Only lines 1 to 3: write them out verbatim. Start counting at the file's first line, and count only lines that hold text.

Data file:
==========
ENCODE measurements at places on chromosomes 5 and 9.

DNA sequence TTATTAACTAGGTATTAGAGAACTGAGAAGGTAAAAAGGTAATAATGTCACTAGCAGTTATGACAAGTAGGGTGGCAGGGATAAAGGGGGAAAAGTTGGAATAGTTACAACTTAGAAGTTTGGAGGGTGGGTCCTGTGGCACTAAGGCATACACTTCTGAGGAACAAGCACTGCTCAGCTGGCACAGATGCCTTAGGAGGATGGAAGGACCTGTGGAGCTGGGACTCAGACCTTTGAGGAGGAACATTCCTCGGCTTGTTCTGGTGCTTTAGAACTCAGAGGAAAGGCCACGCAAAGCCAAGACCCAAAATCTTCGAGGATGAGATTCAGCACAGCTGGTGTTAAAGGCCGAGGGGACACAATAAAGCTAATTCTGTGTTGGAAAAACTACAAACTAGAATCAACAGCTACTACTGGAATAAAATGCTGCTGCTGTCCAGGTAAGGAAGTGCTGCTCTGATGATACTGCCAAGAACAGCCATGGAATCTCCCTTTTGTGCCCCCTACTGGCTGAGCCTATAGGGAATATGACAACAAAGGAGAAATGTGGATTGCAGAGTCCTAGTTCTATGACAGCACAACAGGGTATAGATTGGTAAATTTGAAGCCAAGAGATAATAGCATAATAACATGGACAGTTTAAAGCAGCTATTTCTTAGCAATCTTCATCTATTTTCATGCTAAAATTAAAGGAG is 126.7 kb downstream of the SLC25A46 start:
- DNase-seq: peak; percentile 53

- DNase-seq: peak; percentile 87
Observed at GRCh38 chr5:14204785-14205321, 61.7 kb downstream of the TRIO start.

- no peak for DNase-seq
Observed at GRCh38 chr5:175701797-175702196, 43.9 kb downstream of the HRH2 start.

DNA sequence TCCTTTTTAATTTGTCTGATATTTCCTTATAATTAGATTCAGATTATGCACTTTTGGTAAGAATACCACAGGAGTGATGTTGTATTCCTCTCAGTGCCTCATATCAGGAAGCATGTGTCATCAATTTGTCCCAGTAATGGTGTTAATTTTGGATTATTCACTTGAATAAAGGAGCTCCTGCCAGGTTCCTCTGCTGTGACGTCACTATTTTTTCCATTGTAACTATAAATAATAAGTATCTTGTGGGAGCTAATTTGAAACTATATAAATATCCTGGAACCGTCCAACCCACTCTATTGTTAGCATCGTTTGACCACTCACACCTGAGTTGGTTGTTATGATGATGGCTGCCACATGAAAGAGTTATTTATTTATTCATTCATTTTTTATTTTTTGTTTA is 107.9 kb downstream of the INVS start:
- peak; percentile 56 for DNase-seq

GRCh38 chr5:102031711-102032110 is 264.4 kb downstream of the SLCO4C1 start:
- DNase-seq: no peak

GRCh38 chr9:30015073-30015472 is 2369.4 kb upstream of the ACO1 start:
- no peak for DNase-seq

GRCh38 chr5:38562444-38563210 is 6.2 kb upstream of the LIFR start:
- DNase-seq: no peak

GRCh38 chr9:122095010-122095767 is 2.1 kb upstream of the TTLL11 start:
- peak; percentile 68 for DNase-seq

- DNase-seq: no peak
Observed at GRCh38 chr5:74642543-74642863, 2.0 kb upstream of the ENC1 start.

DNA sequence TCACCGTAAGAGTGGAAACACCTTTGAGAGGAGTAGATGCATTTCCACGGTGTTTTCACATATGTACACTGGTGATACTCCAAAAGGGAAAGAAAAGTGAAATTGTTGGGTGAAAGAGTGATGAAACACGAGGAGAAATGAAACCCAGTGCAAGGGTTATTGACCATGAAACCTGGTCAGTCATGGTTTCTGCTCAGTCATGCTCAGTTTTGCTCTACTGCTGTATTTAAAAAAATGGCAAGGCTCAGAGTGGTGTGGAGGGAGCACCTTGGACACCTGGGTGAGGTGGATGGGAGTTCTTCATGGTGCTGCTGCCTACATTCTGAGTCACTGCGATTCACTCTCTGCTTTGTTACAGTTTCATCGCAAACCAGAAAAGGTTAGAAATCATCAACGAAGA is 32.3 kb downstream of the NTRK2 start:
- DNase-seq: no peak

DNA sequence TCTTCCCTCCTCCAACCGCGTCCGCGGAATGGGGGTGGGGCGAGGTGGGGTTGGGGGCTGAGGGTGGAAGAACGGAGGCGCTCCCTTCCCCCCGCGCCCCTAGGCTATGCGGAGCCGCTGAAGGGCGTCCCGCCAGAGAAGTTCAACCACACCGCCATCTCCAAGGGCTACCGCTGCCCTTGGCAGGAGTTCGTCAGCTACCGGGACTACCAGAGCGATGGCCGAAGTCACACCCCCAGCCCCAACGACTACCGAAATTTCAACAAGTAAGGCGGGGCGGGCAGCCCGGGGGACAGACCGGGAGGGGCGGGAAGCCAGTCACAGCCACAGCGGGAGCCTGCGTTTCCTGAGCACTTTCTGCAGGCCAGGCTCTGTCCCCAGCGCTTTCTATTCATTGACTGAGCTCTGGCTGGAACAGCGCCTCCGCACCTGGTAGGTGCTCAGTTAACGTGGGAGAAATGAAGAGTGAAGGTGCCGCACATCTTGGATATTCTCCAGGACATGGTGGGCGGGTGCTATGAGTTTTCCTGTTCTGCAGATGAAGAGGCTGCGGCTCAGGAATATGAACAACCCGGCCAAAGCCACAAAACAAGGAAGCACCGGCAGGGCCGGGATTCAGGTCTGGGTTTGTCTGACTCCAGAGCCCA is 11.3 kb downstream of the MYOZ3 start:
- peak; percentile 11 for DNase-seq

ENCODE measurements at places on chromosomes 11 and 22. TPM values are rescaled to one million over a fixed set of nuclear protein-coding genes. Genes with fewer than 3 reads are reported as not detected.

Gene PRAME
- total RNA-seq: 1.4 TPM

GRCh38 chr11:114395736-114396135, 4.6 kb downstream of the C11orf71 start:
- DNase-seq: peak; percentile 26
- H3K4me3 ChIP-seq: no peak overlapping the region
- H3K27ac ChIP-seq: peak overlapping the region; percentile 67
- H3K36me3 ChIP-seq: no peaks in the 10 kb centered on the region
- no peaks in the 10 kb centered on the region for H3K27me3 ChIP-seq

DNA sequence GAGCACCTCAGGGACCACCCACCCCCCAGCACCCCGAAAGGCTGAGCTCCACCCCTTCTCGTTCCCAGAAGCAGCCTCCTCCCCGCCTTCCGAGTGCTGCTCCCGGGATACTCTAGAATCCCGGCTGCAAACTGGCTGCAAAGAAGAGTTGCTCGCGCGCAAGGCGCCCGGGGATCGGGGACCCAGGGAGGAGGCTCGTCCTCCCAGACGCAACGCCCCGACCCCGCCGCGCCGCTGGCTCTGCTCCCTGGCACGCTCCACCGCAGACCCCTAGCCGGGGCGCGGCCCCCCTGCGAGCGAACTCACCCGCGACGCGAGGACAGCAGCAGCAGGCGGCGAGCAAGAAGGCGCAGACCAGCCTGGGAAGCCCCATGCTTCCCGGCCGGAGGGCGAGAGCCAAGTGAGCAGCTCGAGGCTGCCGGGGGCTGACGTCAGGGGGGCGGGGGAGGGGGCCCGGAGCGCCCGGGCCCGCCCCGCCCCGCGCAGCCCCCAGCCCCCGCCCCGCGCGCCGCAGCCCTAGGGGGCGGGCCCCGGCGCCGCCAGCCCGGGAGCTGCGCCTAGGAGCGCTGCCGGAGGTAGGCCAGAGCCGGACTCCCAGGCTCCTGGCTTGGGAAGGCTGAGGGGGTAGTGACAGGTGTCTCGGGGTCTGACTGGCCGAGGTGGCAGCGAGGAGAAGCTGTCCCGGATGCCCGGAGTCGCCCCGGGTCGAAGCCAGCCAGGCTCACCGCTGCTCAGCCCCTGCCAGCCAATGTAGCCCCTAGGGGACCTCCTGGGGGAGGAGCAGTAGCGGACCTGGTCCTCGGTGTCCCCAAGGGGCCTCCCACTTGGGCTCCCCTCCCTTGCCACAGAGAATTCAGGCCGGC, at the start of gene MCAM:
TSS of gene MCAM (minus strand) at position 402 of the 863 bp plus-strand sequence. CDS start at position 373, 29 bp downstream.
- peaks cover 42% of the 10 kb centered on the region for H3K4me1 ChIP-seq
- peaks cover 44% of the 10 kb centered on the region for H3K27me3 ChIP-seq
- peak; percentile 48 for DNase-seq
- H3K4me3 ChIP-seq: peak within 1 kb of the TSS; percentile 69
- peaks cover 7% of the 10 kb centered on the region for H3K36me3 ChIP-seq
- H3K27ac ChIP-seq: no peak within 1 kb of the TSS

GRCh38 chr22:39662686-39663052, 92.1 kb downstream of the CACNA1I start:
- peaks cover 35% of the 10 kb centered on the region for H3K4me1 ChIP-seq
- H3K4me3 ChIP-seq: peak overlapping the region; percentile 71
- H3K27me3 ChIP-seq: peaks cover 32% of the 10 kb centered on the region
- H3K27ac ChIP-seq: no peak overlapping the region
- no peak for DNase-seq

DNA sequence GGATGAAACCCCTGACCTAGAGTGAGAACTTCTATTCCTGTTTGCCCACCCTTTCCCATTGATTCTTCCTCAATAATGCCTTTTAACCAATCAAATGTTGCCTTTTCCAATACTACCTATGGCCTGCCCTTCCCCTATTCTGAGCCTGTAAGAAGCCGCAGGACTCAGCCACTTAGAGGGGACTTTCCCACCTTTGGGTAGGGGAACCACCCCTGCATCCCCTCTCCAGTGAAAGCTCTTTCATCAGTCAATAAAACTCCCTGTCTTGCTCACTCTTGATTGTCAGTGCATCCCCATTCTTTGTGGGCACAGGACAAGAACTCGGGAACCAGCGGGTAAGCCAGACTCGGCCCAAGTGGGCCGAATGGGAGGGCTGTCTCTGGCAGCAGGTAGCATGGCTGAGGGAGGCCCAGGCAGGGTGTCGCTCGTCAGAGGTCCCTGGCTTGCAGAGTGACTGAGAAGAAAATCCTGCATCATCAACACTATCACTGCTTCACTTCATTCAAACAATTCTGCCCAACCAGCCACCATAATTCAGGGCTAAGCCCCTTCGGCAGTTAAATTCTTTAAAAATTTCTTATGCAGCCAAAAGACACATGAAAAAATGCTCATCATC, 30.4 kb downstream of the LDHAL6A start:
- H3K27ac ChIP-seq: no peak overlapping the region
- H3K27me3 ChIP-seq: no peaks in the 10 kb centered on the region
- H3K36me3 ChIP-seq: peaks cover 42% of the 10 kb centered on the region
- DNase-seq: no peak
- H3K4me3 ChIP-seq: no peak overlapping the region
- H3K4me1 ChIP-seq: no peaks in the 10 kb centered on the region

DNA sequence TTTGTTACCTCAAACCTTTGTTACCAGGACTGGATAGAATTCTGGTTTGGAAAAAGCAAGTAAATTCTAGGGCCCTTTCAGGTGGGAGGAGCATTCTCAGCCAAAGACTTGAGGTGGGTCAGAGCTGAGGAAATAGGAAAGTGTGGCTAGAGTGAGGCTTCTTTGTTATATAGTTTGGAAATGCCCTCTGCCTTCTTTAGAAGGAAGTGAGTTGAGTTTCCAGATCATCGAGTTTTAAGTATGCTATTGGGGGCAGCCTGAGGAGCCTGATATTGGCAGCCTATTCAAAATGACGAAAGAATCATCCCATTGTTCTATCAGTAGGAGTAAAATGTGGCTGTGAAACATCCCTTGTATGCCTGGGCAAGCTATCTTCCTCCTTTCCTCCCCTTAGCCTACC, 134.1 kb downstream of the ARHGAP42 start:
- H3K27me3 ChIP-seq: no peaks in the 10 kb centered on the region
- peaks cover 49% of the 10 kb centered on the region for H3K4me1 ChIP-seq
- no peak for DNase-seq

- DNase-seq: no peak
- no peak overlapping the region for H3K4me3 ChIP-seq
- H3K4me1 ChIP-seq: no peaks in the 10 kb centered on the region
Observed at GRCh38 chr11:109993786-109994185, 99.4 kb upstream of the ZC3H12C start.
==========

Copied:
ENCODE measurements at places on chromosomes 5 and 9.

DNA sequence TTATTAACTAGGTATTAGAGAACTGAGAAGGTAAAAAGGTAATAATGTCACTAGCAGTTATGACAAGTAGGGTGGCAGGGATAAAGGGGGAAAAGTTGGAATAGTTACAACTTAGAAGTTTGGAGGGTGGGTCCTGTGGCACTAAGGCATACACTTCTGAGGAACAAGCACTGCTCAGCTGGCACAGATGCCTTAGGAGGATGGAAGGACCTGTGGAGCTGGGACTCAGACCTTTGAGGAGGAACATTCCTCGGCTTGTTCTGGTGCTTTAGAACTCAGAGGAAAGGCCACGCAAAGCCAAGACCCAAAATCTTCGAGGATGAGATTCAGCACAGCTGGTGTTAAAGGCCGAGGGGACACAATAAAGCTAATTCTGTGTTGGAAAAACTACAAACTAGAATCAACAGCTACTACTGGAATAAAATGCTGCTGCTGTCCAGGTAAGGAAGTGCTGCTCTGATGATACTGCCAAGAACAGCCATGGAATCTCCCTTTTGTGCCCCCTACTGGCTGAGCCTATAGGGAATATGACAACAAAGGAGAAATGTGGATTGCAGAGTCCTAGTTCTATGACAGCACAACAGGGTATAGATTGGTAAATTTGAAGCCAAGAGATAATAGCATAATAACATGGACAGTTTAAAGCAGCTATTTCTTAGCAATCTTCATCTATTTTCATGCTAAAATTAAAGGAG is 126.7 kb downstream of the SLC25A46 start:
- DNase-seq: peak; percentile 53